From garbage strewn floors to inmates being served rotten food, it is no secret that Rikers is a public health nightmare. These conditions are only exacerbated by the Covid-19 pandemic. The aforementioned staffing crisis made medical treatment nearly impossible for inmates. Throughout the pandemic, Rikers inmates with flu-like symptoms would typically wait roughly a week before being able to see a doctor, which is much too long to be able to diagnose and isolate cases. In March 2021, 1/5th of scheduled doctor’s visits didn’t happen, totaling 12,914 in the month.
The health crisis extends beyond Rikers. A combination of inadequate healthcare, lack of nutritious food, and exposure to toxic water consistently threaten the physical health of inmates nationwide. Covid, nationwide as well, has presented its own issue, intensifying the health concerns. In nearly every prison in the nation, overcrowding has made social distancing impossible. Since the beginning of the pandemic, nine state prison systems have operated at over 100% capacity and 41 states are currently at 75% or more of their capacity. As such, covid outbreaks were far from rare. Between the start of the pandemic and June 2021, there were nearly 400,000 cases in prisons with over 2700 deaths. The rate of Covid-19 in jails is 5.5 times higher than in the general population.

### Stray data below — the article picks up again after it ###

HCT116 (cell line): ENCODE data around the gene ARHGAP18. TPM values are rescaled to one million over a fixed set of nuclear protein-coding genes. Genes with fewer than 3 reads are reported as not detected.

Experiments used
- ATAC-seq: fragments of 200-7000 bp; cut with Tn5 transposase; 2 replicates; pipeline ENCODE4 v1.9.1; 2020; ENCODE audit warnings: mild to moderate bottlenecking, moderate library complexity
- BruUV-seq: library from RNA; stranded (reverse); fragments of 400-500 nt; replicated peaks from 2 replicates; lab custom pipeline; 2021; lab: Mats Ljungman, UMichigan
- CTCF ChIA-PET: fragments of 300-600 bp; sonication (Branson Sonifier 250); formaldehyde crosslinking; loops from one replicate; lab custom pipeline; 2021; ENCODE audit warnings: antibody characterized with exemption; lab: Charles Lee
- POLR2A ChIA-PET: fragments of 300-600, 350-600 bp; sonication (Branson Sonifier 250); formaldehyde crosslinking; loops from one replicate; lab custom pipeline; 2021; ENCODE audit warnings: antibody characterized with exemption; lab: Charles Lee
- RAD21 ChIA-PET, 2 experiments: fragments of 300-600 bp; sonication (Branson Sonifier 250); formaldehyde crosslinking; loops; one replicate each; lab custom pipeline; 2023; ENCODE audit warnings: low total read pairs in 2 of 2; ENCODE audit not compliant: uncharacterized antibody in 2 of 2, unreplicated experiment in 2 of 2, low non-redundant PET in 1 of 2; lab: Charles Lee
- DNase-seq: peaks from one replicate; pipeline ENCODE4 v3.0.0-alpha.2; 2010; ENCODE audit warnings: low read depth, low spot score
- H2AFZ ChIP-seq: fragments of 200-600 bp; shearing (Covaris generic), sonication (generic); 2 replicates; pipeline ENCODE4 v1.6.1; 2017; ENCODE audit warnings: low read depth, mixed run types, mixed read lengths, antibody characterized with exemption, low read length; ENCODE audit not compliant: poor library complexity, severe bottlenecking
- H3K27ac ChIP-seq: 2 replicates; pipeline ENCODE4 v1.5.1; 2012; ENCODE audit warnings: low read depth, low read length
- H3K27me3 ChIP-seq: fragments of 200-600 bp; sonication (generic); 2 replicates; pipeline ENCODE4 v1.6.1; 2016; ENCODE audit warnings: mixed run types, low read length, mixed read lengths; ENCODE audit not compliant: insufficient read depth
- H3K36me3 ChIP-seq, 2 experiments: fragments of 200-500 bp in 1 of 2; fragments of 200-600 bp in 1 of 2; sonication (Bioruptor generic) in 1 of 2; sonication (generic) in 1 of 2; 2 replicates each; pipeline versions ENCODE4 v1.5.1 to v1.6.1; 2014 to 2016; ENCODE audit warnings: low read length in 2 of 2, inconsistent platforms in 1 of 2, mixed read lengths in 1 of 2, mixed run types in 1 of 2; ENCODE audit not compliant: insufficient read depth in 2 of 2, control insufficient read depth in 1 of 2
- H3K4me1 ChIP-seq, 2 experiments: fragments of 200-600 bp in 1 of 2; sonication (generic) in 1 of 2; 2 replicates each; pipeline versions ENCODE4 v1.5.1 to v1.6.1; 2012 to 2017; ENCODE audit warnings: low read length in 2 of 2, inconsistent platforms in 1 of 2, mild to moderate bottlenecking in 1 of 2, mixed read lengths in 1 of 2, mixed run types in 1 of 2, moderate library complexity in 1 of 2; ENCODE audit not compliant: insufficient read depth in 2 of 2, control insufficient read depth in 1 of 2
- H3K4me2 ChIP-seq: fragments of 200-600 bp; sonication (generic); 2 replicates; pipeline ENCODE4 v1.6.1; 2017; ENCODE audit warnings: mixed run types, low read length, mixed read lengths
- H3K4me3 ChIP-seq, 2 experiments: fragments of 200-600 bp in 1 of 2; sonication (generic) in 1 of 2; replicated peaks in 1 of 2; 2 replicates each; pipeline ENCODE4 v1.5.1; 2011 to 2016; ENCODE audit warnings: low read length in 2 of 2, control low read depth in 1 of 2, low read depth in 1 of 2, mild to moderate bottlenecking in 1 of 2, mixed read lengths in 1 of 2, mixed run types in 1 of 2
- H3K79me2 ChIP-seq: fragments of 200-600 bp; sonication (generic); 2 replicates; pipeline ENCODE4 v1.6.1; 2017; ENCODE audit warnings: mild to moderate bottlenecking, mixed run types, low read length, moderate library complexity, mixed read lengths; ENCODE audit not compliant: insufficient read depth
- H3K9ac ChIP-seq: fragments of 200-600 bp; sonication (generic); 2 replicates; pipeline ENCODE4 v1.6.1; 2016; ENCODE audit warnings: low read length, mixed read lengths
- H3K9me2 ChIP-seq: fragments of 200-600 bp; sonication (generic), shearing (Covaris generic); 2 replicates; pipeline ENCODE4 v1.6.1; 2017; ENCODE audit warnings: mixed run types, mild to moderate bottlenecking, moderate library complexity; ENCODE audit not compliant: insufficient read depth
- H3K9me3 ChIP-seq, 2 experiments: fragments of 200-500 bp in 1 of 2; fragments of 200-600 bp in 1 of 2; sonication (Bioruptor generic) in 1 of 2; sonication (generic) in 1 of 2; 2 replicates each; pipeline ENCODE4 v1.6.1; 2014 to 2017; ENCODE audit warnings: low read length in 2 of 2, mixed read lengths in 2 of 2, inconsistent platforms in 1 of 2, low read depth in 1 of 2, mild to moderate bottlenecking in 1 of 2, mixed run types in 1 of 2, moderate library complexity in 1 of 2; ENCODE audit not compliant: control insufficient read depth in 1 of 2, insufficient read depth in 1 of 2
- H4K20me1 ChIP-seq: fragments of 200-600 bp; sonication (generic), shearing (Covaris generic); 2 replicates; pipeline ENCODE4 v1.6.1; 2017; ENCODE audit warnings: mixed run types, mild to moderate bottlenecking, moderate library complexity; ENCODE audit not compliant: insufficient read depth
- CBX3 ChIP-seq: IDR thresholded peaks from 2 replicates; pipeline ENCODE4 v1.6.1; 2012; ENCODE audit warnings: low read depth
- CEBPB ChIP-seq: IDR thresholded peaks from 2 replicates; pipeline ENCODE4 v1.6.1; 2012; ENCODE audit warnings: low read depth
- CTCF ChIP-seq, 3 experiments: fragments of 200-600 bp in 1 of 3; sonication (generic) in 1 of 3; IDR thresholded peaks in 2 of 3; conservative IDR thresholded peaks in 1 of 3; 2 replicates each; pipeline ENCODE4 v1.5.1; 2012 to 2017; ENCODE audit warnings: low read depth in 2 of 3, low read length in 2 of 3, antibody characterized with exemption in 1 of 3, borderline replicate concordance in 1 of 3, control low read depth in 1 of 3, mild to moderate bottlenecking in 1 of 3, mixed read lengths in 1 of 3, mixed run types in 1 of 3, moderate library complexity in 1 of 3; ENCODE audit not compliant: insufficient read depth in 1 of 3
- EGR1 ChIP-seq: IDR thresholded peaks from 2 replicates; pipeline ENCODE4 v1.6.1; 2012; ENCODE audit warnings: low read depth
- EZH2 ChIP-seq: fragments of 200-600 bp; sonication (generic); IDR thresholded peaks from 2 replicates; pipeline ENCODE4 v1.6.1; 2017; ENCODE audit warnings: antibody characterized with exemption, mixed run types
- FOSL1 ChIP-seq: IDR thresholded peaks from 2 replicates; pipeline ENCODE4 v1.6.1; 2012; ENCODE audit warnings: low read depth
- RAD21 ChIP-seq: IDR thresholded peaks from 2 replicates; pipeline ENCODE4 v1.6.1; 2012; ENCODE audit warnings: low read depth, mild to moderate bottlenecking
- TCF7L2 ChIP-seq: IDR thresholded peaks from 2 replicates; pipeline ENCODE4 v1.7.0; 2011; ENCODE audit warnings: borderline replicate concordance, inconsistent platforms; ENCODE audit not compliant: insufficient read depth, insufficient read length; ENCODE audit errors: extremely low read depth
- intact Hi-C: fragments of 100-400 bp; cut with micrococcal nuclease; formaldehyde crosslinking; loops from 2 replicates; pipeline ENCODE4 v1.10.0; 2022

The other health epidemic in prisons: the ongoing mental health crisis. Over 2 million of incarcerated individuals are diagnosed with mental illness, yet prison guards are not trained mental health providers. 83% of inmates with a mental illness go without access to proper treatment. The horrific prison conditions only deteriorate the mental health of prisoners further, leading to the already high suicide rates climbing even more. Prior to Covid, suicide was been the leading cause of death in prisons for years, proving that both the neglect of mental and physical health has murdered countless inmates.
And if this wasn’t horrific enough, Rikers officers have been using their position of power and security in their job to abuse and assault prisoners. Inmates have reported being stomped on, beaten brutally to unconsciousness and head trauma, and being sexually assaulted and raped. In 2008, there was an orchestrated scheme where officers either recruited other inmates or they themselves would beat up adolescent inmates to the point of unconsciousness, head trauma, and in one case, death. While the individual officers were charged, no systemic changes were made to prevent this from happening again. In 2018, a similar scheme occurred where officers would use favored inmates to punish others. Victims report being transferred to housing units where they would be more vulnerable to attacks and where officers would allow other inmates in to their cell to steal their belongings and beat them. Between 2016 and 2019, the Rikers jail population was falling, yet the average number of times guards used force each month increased 54%.